MedVet Medical and Cancer Center for Pets

Worthington, OH, United States

MedVet Medical and Cancer Center for Pets

Worthington, OH, United States
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Hans E.C.,MedVet Medical and Cancer Center for Pets | Barnhart M.D.,MedVet Medical and Cancer Center for Pets | Kennedy S.C.,MedVet Medical and Cancer Center for Pets | Naber S.J.,Ohio State University
Veterinary and Comparative Orthopaedics and Traumatology | Year: 2017

Objectives: To analyse and compare major complications in dogs ≥50 kg undergoing tibial tuberosity advancement (TTA) or tibial plateau levelling osteotomy (TPLO) for treatment of cranial cruciate ligament disease. Methods: Medical records and radiographs of client-owned dogs (≥50 kg) treated for cranial cruciate ligament disease with either TTA or TPLO between January 2011 and November 2015 were reviewed. Ninety-one TTA cases and 54 TPLO cases met the study inclusion criteria. All complications within one year of surgery were recorded. Major complications were those requiring surgical revision or intervening medical therapy to resolve. Logistic regression analysis evaluated for associations with major complication occurrence. Major complications were statistically compared between TTA and TPLO treatment groups. Results: Incidence of major complications following TTA and TPLO surgery were 19.8% and 27.8%, respectively. Surgical site infection (SSI) was the single most common major complication following both TTA (15.4%) and TPLO (25.9%) surgery. There were no significant differences between TTA and TPLO treatment regarding the rate of SSI, surgical revision, or overall occurrence of major complications. Postoperative antibiotic therapy significantly reduced the risk of a major complication in all dogs ≥50 kg (p = 0.015; OR: 0.201: 95%CI: 0.055-0.737). Clinical significance: Major complications occurred frequently following TTA and TPLO treatment of cranial cruciate ligament disease in dogs ≥50 kg. The increased chance for SSI should be considered and postoperative antibiotic therapy is recommended. © Schattauer 2017.

Meekins J.M.,Kansas State University | Overton T.L.,MedVet Medical and Cancer Center for Pets | Rankin A.J.,Kansas State University | Roush J.K.,Kansas State University
Journal of Veterinary Pharmacology and Therapeutics | Year: 2016

The aim of this study was to determine the effect of oral administration of carprofen on intraocular pressure in normal dogs. Twelve young adult beagle dogs were randomly assigned to treatment (n = 6) or control (n = 6) groups. After an 11-day acclimation period, the treatment group received approximately 2.2 mg/kg carprofen per os every 12 h for 7 days, and the control group received a placebo gel capsule containing no drug per os every 12 h for 7 days. Intraocular pressure (IOP) was measured by a rebound tonometer at three time points per day (8 am, 2 pm, and 8 pm) during the acclimation (days 1–11) and treatment (days 12–18) phases and for 48 h (days 19–20) after the completion of treatment. There was no statistically significant change in IOP for either eye in the dogs receiving oral carprofen during the treatment phase (days 12–18). After day 4, no significant daily IOP changes were seen in control group dogs. Carprofen administered orally every 12 h for 7 days had no effect on IOP in normal beagle dogs. An acclimation period to frequent IOP measurements of at least 5 days is necessary to establish baseline IOP values and minimize possible anxiety-related effects on IOP measurements. © 2016 John Wiley & Sons Ltd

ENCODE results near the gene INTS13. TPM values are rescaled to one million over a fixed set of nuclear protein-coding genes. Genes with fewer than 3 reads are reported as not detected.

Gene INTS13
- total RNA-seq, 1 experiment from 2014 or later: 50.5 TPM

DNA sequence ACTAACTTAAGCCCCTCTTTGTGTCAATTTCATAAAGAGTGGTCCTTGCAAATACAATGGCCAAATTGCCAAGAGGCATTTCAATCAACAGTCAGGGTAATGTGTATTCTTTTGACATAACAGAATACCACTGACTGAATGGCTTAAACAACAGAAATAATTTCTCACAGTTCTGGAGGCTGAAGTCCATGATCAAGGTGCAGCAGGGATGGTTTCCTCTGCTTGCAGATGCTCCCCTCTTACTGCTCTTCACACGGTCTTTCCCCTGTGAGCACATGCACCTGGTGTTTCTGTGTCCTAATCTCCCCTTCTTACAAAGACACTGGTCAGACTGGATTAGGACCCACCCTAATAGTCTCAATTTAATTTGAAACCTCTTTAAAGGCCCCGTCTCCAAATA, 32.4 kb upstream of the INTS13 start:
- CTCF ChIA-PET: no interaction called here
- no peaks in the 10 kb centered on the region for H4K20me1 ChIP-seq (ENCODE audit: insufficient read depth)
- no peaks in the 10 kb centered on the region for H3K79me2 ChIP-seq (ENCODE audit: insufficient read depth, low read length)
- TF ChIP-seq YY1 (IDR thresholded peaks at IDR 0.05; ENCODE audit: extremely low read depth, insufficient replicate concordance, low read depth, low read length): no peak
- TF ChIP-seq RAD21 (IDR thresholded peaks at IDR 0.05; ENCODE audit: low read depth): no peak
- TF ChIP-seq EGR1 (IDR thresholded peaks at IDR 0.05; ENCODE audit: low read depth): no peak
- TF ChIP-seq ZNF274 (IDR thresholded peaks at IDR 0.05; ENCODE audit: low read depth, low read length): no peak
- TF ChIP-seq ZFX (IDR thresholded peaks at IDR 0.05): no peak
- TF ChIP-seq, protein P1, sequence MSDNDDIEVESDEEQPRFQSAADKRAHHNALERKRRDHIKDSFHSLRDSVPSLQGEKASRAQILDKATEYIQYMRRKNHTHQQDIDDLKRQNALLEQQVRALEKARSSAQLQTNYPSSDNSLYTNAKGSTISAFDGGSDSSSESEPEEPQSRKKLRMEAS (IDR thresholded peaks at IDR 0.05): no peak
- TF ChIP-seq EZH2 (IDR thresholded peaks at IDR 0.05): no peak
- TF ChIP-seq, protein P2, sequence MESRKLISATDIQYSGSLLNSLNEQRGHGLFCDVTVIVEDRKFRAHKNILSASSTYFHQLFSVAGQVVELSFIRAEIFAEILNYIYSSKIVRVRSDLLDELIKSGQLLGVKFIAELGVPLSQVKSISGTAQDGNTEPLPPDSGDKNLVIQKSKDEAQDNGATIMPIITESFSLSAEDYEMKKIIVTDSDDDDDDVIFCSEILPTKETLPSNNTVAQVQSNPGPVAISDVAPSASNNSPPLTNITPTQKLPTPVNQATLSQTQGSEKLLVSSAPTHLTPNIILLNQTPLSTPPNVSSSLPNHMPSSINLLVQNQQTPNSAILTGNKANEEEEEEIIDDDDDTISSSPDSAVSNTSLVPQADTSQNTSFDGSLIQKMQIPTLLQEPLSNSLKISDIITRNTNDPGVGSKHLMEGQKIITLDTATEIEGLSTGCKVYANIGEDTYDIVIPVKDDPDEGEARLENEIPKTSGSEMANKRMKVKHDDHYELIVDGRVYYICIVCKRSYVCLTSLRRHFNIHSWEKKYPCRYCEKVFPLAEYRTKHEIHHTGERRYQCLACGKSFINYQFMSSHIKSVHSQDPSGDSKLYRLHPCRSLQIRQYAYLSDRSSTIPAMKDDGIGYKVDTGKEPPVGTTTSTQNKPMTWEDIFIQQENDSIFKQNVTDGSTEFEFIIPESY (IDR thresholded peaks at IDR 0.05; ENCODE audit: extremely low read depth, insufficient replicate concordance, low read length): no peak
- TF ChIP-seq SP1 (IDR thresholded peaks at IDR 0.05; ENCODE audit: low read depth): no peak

Fox P.R.,The Animal Medical Center | Oyama M.A.,University of Pennsylvania | Hezzell M.J.,University of Pennsylvania | Rush J.E.,Tufts University | And 11 more authors.
Journal of Veterinary Internal Medicine | Year: 2015

Background: Cardiac biomarkers provide objective data that augments clinical assessment of heart disease (HD). Hypothesis/Objectives: Determine the utility of plasma N-terminal pro-brain natriuretic peptide concentration [NT-proBNP] measured by a 2nd generation canine ELISA assay to discriminate cardiac from noncardiac respiratory distress and evaluate HD severity. Animals: Client-owned dogs (n = 291). Methods: Multicenter, cross-sectional, prospective investigation. Medical history, physical examination, echocardiography, and thoracic radiography classified 113 asymptomatic dogs (group 1, n = 39 without HD; group 2, n = 74 with HD), and 178 with respiratory distress (group 3, n = 104 respiratory disease, either with or without concurrent HD; group 4, n = 74 with congestive heart failure [CHF]). HD severity was graded using International Small Animal Cardiac Health Council (ISACHC) and ACVIM Consensus (ACVIM-HD) schemes without knowledge of [NT-proBNP] results. Receiver-operating characteristic curve analysis assessed the capacity of [NT-proBNP] to discriminate between dogs with cardiac and noncardiac respiratory distress. Multivariate general linear models containing key clinical variables tested associations between [NT-proBNP] and HD severity. Results: Plasma [NT-proBNP] (median; IQR) was higher in CHF dogs (5,110; 2,769-8,466 pmol/L) compared to those with noncardiac respiratory distress (1,287; 672-2,704 pmol/L; P < .0001). A cut-off >2,447 pmol/L discriminated CHF from noncardiac respiratory distress (81.1% sensitivity; 73.1% specificity; area under curve, 0.84). A multivariate model comprising left atrial to aortic ratio, heart rate, left ventricular diameter, end-systole, and ACVIM-HD scheme most accurately associated average plasma [NT-proBNP] with HD severity. Conclusions and Clinical Importance: Plasma [NT-proBNP] was useful for discriminating CHF from noncardiac respiratory distress. Average plasma [NT-BNP] increased significantly as a function of HD severity using the ACVIM-HD classification scheme. © 2014 by the American College of Veterinary Internal Medicine.